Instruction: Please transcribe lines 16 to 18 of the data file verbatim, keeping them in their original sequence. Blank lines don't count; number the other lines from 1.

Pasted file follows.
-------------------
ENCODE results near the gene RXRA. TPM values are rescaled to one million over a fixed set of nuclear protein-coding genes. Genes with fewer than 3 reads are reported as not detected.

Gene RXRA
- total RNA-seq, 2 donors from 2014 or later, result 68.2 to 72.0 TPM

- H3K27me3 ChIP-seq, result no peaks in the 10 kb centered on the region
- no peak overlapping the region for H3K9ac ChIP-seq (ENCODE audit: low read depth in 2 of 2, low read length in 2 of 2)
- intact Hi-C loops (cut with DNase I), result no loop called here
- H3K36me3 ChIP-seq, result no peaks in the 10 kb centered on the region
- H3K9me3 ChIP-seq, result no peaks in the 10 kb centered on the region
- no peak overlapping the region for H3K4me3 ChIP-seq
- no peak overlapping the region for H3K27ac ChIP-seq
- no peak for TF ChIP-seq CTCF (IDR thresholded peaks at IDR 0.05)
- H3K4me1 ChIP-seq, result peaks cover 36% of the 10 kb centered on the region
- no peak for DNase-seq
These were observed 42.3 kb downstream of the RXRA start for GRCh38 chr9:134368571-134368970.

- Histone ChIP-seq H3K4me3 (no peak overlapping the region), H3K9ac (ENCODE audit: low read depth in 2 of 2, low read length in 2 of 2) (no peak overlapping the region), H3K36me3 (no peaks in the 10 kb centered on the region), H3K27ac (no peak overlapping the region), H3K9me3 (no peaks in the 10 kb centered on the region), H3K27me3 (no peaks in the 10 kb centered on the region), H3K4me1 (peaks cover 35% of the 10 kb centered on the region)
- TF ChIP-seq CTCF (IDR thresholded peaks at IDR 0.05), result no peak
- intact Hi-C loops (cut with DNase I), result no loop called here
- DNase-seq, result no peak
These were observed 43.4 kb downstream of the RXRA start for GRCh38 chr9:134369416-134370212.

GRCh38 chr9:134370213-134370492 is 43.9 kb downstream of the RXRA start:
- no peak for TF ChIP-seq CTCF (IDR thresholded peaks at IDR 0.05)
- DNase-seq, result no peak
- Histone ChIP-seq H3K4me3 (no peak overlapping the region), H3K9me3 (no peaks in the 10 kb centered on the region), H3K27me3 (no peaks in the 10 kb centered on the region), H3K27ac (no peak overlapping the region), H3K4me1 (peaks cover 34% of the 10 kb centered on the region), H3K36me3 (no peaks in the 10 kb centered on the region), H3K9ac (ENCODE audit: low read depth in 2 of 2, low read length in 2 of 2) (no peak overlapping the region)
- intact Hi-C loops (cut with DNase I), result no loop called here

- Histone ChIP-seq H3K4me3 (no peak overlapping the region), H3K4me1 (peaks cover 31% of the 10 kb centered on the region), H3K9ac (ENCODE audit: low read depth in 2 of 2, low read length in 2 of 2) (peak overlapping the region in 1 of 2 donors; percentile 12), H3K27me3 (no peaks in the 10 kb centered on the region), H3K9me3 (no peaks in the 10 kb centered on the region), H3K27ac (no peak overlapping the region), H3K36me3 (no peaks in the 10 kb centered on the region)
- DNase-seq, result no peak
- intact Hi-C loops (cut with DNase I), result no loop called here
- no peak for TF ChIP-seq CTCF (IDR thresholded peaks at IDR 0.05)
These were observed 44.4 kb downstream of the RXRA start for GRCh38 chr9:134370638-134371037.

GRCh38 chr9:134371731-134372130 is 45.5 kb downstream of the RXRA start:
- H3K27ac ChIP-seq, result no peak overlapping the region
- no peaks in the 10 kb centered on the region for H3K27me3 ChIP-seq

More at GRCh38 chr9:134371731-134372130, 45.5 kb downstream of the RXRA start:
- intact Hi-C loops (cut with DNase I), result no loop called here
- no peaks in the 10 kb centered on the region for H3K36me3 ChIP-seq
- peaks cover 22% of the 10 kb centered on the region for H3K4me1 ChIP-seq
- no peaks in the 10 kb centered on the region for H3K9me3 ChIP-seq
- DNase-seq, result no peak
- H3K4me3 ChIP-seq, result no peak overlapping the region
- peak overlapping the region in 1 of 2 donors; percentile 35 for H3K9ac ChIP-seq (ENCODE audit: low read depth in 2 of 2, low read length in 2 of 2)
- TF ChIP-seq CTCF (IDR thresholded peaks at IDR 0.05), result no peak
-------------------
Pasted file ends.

- TF ChIP-seq CTCF (IDR thresholded peaks at IDR 0.05), result no peak
- intact Hi-C loops (cut with DNase I), result no loop called here
- DNase-seq, result no peak